I recently happened to have dinner with a senior federal law enforcement official who happens to be acquainted with the head of the TSA. It was right before the TSA's aggressive, invasive new genital-grabbing or naked photography search protocols were installed. I made a joking but obviously critical statement of the upcoming mass infringement of our liberties at the hands of our own government, and how this unproven security theater provides no actual protection against a terrorist threat. The official replied that the thing he couldn't figure out is why no one ever criticized or blamed the terrorists; after all, they're the ones who are making us do all this in the first place.
I was frankly shocked--too stunned to actually say anything about this candid, complete abandonment of any sense of accountability in the upper echelons of our security bureaucracy, the utter lack of awareness that we are not, in fact, forced by anyone, much less terrorist thugs dwelling in Pakistani caves, to surrender our principles and personal liberty to government agents in order to exercise our constitutionally guaranteed right to travel. We are doing it to ourselves, and we have only ourselves to blame. Ourselves, and the spineless politicians who hand out $350 million body scanner contracts for each other.
Instead of saying any of this, though, I agreed that when I saw him, I would definitely add US governmental ball-grabbing to my list of complaints for Osama Bin Laden.
In the mean time, while at least one frustrated dad in Salt Lake was driven to strip his 8-year-old son's shirt in order to "expedite" his secondary TSA screening--and while the TSA ludicrously claims this dad's action absolves them of any responsibility for the incident ["you brought this on yourself, baby"]--I can understand how a parent who is planning to travel with kids soon would be concerned about these encounters affect his kid's psyche.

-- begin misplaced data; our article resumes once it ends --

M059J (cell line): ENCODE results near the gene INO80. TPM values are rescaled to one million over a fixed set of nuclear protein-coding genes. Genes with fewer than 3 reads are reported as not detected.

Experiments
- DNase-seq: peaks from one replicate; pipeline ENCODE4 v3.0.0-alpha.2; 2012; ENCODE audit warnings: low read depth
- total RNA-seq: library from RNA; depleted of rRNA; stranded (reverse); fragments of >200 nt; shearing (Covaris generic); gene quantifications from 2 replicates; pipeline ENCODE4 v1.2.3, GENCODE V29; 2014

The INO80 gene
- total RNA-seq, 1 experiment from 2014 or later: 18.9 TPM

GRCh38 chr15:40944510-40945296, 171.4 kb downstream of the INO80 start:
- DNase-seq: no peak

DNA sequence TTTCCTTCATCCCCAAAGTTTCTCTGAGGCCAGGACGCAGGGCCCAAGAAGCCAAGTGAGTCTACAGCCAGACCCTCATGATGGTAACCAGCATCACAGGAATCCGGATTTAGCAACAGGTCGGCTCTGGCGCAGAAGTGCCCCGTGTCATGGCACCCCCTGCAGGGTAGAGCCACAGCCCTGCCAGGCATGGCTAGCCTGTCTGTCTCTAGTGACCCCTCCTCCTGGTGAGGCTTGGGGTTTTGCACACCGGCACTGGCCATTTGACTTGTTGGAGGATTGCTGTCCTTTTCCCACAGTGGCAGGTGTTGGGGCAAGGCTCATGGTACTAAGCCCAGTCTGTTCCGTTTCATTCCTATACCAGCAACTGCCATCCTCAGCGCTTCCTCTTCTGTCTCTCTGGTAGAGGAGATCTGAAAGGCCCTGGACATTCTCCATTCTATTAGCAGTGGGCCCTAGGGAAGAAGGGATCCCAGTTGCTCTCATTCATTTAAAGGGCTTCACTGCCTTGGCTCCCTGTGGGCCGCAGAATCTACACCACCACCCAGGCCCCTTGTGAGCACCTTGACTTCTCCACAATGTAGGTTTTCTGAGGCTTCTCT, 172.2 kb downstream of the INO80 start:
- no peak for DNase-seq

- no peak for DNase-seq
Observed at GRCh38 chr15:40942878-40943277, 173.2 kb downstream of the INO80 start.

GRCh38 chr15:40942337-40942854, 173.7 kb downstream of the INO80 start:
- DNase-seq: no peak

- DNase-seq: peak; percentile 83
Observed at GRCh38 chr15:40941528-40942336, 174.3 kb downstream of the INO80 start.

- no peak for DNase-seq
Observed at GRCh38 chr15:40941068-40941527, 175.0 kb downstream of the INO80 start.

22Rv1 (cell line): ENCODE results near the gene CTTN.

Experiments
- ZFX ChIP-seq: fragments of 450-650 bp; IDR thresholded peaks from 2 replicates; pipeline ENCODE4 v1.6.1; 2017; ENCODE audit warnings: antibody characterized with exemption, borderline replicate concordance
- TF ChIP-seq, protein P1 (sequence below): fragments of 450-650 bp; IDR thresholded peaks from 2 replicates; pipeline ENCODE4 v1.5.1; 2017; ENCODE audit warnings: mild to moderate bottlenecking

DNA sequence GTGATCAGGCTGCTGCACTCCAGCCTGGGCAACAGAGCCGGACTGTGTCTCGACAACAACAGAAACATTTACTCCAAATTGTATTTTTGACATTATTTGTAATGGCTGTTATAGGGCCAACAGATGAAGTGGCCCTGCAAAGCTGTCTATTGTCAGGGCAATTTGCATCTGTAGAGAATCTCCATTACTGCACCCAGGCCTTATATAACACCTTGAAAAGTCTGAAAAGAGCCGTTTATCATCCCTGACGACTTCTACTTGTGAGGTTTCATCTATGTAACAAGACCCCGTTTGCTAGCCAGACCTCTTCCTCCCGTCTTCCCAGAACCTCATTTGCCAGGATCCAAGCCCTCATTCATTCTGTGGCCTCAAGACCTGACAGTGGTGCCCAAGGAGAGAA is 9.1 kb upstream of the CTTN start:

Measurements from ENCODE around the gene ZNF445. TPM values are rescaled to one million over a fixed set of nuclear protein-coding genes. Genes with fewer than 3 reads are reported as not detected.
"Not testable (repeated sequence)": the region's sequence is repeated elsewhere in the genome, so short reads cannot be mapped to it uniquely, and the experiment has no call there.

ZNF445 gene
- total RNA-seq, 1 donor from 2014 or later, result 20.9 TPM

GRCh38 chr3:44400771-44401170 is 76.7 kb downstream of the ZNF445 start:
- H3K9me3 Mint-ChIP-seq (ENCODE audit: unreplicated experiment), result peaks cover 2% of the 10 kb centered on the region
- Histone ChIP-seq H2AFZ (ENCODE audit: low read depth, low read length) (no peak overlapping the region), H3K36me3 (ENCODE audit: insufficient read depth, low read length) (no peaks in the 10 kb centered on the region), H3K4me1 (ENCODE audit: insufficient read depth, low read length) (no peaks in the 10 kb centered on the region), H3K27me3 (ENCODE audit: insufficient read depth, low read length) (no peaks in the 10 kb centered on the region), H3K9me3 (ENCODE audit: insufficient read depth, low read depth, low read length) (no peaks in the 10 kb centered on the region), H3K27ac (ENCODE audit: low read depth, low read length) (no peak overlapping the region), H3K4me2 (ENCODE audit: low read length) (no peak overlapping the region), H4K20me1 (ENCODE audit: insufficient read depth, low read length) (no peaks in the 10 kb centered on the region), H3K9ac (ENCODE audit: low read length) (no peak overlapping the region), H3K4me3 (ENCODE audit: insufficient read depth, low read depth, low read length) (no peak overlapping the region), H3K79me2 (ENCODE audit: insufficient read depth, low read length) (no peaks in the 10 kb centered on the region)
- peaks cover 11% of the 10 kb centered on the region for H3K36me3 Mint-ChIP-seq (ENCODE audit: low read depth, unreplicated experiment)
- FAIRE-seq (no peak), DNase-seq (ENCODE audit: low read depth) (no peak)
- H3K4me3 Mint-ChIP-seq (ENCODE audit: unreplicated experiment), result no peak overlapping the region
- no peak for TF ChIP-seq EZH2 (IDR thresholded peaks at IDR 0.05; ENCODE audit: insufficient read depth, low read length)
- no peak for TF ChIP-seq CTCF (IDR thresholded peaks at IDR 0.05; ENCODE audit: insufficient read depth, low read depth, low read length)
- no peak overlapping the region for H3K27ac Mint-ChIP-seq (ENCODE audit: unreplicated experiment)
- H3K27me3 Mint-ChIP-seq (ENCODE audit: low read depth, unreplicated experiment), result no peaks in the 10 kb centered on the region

And I can also see that preventing your kid from being traumatized by the TSA would be even more important than making sure your kid doesn't freak out at the airport and somehow throw your whole family into a Kafkaesque TSA nightmare--that ruins Thanksgiving and lands you, eventually, on Larry King.
So fortunately, Debbie, whose suddenly wistful-sounding momblogging mission at Deliciousbaby.com is "making travel with kids fun," has asked a child development expert's advice on how to make travel with kids, if not fun, at least not emotionally scarring for life. Fine.
Now that that's covered, though, I want to know how to talk to my kids about the outrage and injustice these encounters represent? How do you prepare a kid to deal with being subject to police power--to survive, first and foremost, of course, but also to maintain one's autonomy, dignity, integrity, how to assert one's rights with confidence and fear, but with respect for their counterpart's humanity? How do I talk to my kids about the responsibility of an engaged citizen toward such needless violations, and about the role of the state and its relationship to the individual? And finally, something that I've wondered ever since the September afternoon in New York nine years ago, how can you still have hope for the world when the forces that be align to instill and confirm fear at every turn?
And that's why I went with the headline I did. Just as involved dads suddenly awake to the hostility of the American workplace to family issues--the discrimination working moms have known all too well for decades--maybe the current TSA search controversy can awaken the entire traveling population to the abuses of power and injustice that some of us, the browner ones, have been dealing with for decades.
Under Rudy Giuliani, the NYPD routinely subjected tens of thousands of African American and Latino men each year to illegal strip searches and police stop-and-frisks. Presumably, parents of kids in the affected communities have taught their kids how to deal with the unjust reality they were likely to face.
In short, then, can the lessons hard-learned from Driving While Black help us--and help us help our kids--make sense of the new crime of Flying While American?
How to talk to your kids about TSA pat-downs [sic] [deliciousbaby.com]